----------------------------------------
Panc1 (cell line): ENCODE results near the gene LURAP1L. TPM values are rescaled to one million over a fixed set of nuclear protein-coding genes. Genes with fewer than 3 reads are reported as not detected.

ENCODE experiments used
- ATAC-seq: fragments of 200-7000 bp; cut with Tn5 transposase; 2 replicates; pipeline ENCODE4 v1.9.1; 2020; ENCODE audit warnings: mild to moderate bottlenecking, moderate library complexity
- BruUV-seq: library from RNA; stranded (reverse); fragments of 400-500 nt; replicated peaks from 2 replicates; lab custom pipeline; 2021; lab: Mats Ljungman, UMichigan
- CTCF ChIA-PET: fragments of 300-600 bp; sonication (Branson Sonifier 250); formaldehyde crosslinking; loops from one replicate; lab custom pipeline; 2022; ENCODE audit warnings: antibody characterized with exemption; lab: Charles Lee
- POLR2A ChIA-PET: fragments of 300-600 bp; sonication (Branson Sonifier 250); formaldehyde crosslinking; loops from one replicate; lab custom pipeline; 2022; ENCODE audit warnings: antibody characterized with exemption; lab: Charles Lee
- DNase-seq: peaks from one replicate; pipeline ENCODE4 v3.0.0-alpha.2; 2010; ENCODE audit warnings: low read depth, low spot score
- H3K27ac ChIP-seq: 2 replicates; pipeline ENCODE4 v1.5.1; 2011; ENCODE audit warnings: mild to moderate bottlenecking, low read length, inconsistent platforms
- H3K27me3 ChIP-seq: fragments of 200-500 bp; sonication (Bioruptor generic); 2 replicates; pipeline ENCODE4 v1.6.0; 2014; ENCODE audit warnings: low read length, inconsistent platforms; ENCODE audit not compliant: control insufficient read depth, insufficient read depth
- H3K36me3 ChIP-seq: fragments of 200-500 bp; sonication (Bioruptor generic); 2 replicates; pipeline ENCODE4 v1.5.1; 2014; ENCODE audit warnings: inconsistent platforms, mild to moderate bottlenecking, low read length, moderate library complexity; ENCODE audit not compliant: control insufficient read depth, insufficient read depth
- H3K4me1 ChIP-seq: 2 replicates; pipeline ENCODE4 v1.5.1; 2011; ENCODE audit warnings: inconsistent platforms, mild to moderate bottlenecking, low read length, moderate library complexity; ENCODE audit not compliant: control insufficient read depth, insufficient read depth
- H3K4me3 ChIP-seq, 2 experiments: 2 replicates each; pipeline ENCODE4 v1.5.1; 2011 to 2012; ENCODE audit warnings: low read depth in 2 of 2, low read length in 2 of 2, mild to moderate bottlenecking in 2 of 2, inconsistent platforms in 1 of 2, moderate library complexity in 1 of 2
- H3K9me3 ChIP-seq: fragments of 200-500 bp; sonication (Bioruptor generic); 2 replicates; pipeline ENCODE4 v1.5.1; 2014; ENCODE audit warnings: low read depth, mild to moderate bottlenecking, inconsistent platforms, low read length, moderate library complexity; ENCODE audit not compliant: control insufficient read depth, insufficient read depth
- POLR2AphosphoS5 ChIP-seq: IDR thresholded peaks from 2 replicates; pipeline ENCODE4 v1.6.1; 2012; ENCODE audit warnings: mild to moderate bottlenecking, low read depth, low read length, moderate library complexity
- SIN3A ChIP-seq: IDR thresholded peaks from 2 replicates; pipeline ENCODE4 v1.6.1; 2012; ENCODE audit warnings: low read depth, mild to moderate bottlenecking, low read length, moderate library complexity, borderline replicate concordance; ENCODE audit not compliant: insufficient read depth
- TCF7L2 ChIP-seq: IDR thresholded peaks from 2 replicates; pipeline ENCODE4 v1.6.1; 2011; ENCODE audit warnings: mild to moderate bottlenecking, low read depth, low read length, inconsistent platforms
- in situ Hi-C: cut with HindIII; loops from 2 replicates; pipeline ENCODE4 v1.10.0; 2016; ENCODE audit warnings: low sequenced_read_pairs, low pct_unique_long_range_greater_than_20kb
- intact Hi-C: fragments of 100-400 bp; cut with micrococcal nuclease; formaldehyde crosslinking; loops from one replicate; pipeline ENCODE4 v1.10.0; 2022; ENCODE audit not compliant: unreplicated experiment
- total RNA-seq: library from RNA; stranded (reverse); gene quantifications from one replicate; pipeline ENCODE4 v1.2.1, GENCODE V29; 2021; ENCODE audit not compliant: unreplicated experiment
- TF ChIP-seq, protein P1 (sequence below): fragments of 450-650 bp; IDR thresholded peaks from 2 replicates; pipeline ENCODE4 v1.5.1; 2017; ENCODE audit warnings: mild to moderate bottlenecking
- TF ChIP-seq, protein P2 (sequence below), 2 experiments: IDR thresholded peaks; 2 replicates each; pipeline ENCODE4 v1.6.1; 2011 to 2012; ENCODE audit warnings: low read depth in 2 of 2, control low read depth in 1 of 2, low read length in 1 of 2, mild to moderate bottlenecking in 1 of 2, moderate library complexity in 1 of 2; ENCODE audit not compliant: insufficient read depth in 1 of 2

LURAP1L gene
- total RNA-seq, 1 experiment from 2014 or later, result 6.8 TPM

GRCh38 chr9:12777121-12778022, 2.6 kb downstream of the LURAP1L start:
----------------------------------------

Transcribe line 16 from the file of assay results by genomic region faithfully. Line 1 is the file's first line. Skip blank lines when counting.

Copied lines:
- TCF7L2 ChIP-seq: IDR thresholded peaks from 2 replicates; pipeline ENCODE4 v1.6.1; 2011; ENCODE audit warnings: mild to moderate bottlenecking, low read depth, low read length, inconsistent platforms